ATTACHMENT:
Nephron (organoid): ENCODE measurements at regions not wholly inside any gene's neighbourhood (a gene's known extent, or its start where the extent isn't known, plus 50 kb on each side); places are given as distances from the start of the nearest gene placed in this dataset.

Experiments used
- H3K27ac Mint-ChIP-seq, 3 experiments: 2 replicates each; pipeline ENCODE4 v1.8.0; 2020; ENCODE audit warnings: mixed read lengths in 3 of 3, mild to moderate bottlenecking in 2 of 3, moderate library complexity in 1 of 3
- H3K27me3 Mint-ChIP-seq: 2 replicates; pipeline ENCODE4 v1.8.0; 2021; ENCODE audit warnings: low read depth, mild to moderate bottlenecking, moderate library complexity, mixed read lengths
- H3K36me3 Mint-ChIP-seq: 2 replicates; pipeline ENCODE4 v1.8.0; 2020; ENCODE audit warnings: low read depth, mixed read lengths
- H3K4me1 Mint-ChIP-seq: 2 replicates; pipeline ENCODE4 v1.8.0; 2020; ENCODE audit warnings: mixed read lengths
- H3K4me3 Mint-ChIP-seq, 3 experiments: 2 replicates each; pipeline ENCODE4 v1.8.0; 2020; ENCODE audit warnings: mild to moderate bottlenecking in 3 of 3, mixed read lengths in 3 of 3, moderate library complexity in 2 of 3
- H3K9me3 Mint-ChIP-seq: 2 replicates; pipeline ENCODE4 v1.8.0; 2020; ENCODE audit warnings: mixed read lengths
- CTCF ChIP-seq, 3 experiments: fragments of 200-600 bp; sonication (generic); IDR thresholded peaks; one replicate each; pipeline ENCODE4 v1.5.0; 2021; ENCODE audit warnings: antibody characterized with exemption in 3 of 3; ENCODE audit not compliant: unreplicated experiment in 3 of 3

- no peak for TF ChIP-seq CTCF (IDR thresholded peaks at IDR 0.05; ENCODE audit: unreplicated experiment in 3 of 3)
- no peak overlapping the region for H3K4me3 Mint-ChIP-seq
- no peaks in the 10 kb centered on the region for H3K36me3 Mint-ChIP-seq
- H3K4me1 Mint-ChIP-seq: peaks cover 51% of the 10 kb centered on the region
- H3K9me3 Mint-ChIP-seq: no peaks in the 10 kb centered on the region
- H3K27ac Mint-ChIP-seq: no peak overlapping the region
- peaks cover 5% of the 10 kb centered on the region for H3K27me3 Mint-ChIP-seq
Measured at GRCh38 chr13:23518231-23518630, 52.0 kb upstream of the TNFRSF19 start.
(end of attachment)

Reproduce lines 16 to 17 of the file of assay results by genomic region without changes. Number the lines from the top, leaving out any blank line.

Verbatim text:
- peaks cover 5% of the 10 kb centered on the region for H3K27me3 Mint-ChIP-seq
Measured at GRCh38 chr13:23518231-23518630, 52.0 kb upstream of the TNFRSF19 start.